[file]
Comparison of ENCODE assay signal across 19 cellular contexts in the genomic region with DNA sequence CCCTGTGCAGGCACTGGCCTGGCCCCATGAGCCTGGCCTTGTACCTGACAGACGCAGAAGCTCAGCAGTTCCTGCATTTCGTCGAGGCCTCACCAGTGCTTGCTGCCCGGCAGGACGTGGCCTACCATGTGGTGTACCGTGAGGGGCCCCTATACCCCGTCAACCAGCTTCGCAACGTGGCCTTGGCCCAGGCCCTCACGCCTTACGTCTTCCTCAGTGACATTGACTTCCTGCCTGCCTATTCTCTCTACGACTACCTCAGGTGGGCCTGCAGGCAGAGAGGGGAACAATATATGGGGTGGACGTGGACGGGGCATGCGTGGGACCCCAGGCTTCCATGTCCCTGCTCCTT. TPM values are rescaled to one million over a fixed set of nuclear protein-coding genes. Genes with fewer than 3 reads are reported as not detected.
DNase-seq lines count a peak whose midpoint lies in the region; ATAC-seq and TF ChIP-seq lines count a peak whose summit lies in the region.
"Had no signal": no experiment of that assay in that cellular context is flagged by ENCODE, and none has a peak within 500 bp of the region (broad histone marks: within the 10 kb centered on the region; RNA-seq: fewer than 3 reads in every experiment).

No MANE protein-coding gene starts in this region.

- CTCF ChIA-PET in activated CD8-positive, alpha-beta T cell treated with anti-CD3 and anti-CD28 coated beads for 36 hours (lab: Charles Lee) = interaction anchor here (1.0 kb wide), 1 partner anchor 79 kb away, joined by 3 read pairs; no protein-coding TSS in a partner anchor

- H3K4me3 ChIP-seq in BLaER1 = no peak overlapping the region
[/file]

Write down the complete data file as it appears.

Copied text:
Comparison of ENCODE assay signal across 19 cellular contexts in the genomic region with DNA sequence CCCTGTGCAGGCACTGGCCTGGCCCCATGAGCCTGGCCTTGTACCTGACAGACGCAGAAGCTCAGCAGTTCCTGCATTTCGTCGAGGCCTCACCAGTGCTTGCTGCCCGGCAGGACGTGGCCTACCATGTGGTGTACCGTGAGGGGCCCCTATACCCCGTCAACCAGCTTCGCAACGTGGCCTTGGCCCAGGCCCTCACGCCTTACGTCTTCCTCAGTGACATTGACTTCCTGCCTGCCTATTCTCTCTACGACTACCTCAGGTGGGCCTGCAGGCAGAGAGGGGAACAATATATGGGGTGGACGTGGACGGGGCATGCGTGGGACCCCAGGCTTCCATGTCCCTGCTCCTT. TPM values are rescaled to one million over a fixed set of nuclear protein-coding genes. Genes with fewer than 3 reads are reported as not detected.
DNase-seq lines count a peak whose midpoint lies in the region; ATAC-seq and TF ChIP-seq lines count a peak whose summit lies in the region.
"Had no signal": no experiment of that assay in that cellular context is flagged by ENCODE, and none has a peak within 500 bp of the region (broad histone marks: within the 10 kb centered on the region; RNA-seq: fewer than 3 reads in every experiment).

No MANE protein-coding gene starts in this region.

- CTCF ChIA-PET in activated CD8-positive, alpha-beta T cell treated with anti-CD3 and anti-CD28 coated beads for 36 hours (lab: Charles Lee) = interaction anchor here (1.0 kb wide), 1 partner anchor 79 kb away, joined by 3 read pairs; no protein-coding TSS in a partner anchor

- H3K4me3 ChIP-seq in BLaER1 = no peak overlapping the region